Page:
Lacklustre, featuring little by way of horror or indeed comedy, relying on thinly spread visual gags over real thought.
This limited edition steelbook is a sight for sore eyes; teeming with extras, no B-movie aficionado should be without it.
In conversation with Jack Zipes about the history of fairy tales, their enduring appeal, and influence on the horror genre.
As a classic tale of good versus evil, the film required a strong representative of either side, and does not disappoint.
As an independent piece of literature, it’s fun, original, and can stand on its own two legs aside from the movie.
Vincenzo Natali's debut holds a beauty in purity that matches the mathematical conundrum its characters find themselves in.
The transfer does not hold quite the same clarity as other recent restorations; an important package nonetheless.
Really, this is average TV drama fodder at best, plodding its way to a clumsily made point that makes little sense.
More concerned with style over substance; fast and fun, there is no pretence here for anything other than a bloody ride.
The puppetry is simply superb as is texture; it's excellent attention to detail from puppet-makers Mackinnon and Saunders.
An arduous affair with a cringeworthy script that provides no value for the subgenres it attempts to straddle.
Juxtaposes the supernatural with real-life threat, whilst holding a very strong point in maintenance of mystery.
There's very little to recommend this film; any comedy present is lacklustre, while the predictability is too pronounced.
Fun, quirky and dark; this is a brilliantly authored piece of steampunk literature, and then some.
A trip that was calculated carefully, the near constant use of slightly off-key circus music adding to its hypnotic quality.
The biggest mistake here is that the genetically-engineered insects of the title take a backseat. Truly dreadful.
With a hell that breaks loose quietly, The Devil's Business metes its tension effectively to insidiously creepy result.
The puppetry is impressive — the ghosts and zombies are a feast for the eyes — and the stop-motion is fluid.
A taut atmosphere is effectively created, emphasised by drip-feeding of subplot, with one particular twist genuinely surprising.
Dreadful acting and a basic, sweary script is the order of the day, with poor use of light making the film difficult to follow.
Strangely accessible for a giallo come art-house film; a pleasure from beginning to end, with lavish attention to detail.
The exorcism makes a refreshing change in not being Bible-based, but this is strictly Hollywood horror by numbers.
Naturally there is variance in quality, but overall an exhilarating experience that brings pleasure back to found footage.
A bizarrely playful addition to the [REC] series that opts for comedy over horror, despite plenty of blood on offer.
Refreshing for its solid reason for found footage, with some effective moments, but let down by uncontrolled camera.
The humour wears thin due to puerility and the editor needed reining in, but some of the comedy is surprisingly well timed.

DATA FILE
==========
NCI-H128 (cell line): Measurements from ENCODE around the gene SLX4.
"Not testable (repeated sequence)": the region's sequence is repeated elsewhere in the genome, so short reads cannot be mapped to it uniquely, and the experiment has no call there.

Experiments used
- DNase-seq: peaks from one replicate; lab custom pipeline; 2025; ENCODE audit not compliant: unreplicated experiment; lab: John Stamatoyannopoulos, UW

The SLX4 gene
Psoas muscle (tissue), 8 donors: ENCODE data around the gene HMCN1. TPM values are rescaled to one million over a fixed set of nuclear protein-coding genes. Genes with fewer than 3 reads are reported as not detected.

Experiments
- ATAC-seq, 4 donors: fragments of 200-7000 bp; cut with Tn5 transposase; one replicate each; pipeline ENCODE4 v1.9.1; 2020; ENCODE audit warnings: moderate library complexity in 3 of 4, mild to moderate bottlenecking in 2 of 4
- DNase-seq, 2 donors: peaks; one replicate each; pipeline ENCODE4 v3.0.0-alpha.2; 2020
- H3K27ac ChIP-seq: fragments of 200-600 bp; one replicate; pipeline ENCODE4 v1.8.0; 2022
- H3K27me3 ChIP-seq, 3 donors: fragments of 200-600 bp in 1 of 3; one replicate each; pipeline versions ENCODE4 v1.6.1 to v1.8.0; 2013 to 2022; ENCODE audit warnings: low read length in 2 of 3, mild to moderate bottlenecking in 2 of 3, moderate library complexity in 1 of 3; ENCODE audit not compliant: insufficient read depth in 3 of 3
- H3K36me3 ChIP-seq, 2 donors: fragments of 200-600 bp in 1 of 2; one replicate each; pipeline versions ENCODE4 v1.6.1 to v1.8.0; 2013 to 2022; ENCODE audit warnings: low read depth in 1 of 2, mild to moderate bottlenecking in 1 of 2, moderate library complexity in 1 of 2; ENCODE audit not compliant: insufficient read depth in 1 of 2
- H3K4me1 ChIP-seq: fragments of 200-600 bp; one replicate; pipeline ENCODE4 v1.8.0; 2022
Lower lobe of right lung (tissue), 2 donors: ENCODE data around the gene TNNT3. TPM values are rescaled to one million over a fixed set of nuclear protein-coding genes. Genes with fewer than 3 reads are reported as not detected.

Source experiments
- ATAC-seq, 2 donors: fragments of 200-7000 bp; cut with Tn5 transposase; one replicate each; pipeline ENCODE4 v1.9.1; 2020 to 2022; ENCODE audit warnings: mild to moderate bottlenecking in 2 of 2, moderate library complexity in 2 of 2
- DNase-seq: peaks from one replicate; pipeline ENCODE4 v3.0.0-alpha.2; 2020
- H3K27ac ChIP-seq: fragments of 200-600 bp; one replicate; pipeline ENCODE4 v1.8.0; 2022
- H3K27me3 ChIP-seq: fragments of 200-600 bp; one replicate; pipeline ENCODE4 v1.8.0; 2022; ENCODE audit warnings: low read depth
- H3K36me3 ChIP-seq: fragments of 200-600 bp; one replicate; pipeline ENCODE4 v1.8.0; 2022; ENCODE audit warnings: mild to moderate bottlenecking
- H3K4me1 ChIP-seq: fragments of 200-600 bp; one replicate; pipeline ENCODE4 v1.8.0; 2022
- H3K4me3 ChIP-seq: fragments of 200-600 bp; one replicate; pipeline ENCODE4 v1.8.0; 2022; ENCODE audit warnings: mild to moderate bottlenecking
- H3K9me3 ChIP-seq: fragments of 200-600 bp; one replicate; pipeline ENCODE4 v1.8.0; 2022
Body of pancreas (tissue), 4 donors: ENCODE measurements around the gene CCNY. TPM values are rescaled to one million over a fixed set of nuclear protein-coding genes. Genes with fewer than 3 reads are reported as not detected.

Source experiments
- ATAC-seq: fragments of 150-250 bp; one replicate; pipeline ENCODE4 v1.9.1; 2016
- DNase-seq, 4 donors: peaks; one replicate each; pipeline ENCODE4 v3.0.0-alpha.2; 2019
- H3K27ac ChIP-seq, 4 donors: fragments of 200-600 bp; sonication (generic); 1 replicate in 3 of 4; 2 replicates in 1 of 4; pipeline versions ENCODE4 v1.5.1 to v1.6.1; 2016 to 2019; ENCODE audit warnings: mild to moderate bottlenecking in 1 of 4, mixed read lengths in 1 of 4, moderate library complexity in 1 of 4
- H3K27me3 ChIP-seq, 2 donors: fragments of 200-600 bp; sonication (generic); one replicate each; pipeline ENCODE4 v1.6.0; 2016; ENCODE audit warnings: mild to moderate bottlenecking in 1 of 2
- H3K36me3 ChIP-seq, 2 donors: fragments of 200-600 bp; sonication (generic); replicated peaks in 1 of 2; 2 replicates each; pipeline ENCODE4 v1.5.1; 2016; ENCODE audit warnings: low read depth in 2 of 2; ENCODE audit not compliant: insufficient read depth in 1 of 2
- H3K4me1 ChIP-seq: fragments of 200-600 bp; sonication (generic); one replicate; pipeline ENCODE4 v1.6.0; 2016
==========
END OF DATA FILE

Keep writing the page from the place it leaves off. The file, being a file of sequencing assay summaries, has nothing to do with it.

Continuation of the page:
Bordering on unbearable, The Reverend pushes the limits of patience, the script basic and the acting self-consciously bad.
A reasonably good start rapidly falls victim to a lack of direction, resulting in an incoherence that does not entertain.
Intriguing at first with some style to be had and attention to detail, but let down by a lack of direction and poor acting.
Will keep you guessing, until all possibilities for explanation are eventually tied together in an excellent balance of subplot.
It's pure pantomime and about a decade too late, but with the lights down and sound up there's fun to be had.
Despite the potentially ominous setting, this is a lethargic outing augmented by lifeless direction and a leaden script.
It's only really for specific moments that The Innkeepers very obviously feels like a horror film, yet it is effectively creepy.
The set piece needs more attention, but the attacks are done reasonably well, an instil of progressive tension reasonably effective.
Cliches abound, as does overkill, while the characters are irritating. And yet, a wound-up tension is impressed without noticing.
A delightful piece of fan faction that packs some extra surprises; you can tell Martin enjoyed every second of writing.
Has everything one could desire of a daft evening's entertainment, from sibling incest to a meeting with the Devil/God himself.
Found footage is a tricky subgenre to add an original concept to and Skew makes a good attempt. But it's not enough.
You would almost expect tongue planted firmly in cheek, yet this sagging clod of a movie takes itself quite seriously.
A stalk-and-slash film with very little stalking or slashing, little happens until the inevitably contrived conclusion.
A superb package teeming with extras; a fitting tribute to a film that fully justifies its reputation as a cult classic.
Visually, there are some good moments, but it's a hotchpotch of story-telling technique, none of which stick.
Zombie fans will enjoy the numerous genre references, but many will see the same old tired and perfunctory plot devices.
Exploitative, splatter-comedy fun that is hugely entertaining and self-knowingly plays to its strengths effectively.
The foreboding set piece complements the horrific story wonderfully, while Charles Laughton is genuinely sinister.
Quite possibly one of the most lacklustre attempts at a zombie film ever made, Osombie is simply excruciating.
At first glance Dark Shadows is fun, but there is simply little story to be had, with a script that relies on just the one joke.
An unusually restrained Vincent Cassel is a pleasure, but it's a drawn-out story that runs out of steam before a rushed conclusion.
One week on since fun and games at a paranormal investigation… Perhaps it's safe to talk about it now. Perhaps it's not.
Enough strands are left to ponder to deem writers Bruce Wood and Scott Poiley as worthy of keeping an eye on.